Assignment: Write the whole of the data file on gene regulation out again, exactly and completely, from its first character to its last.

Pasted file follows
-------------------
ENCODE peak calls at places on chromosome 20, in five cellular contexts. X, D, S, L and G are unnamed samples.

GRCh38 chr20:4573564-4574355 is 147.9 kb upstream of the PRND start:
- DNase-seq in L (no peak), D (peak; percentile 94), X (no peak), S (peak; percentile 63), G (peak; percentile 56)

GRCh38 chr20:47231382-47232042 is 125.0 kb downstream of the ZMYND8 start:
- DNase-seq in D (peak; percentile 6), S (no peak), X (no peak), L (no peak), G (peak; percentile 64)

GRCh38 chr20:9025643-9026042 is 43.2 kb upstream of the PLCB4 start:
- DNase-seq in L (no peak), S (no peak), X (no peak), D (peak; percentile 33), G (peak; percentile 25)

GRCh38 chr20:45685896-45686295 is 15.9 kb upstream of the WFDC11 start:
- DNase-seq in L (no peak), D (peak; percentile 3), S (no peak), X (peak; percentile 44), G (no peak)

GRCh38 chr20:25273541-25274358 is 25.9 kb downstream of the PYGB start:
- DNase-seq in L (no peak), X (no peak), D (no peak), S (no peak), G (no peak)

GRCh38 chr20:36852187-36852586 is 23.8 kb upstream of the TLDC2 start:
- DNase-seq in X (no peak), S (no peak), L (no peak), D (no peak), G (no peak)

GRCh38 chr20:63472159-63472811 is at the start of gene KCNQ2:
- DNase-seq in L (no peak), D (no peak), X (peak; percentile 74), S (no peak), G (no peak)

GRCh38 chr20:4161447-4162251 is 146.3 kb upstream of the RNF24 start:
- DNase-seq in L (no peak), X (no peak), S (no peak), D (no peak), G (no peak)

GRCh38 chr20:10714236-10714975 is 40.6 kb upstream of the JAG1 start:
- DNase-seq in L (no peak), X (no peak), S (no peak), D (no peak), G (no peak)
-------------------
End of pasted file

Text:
ENCODE peak calls at places on chromosome 20, in five cellular contexts. X, D, S, L and G are unnamed samples.

GRCh38 chr20:4573564-4574355 is 147.9 kb upstream of the PRND start:
- DNase-seq in L (no peak), D (peak; percentile 94), X (no peak), S (peak; percentile 63), G (peak; percentile 56)

GRCh38 chr20:47231382-47232042 is 125.0 kb downstream of the ZMYND8 start:
- DNase-seq in D (peak; percentile 6), S (no peak), X (no peak), L (no peak), G (peak; percentile 64)

GRCh38 chr20:9025643-9026042 is 43.2 kb upstream of the PLCB4 start:
- DNase-seq in L (no peak), S (no peak), X (no peak), D (peak; percentile 33), G (peak; percentile 25)

GRCh38 chr20:45685896-45686295 is 15.9 kb upstream of the WFDC11 start:
- DNase-seq in L (no peak), D (peak; percentile 3), S (no peak), X (peak; percentile 44), G (no peak)

GRCh38 chr20:25273541-25274358 is 25.9 kb downstream of the PYGB start:
- DNase-seq in L (no peak), X (no peak), D (no peak), S (no peak), G (no peak)

GRCh38 chr20:36852187-36852586 is 23.8 kb upstream of the TLDC2 start:
- DNase-seq in X (no peak), S (no peak), L (no peak), D (no peak), G (no peak)

GRCh38 chr20:63472159-63472811 is at the start of gene KCNQ2:
- DNase-seq in L (no peak), D (no peak), X (peak; percentile 74), S (no peak), G (no peak)

GRCh38 chr20:4161447-4162251 is 146.3 kb upstream of the RNF24 start:
- DNase-seq in L (no peak), X (no peak), S (no peak), D (no peak), G (no peak)

GRCh38 chr20:10714236-10714975 is 40.6 kb upstream of the JAG1 start:
- DNase-seq in L (no peak), X (no peak), S (no peak), D (no peak), G (no peak)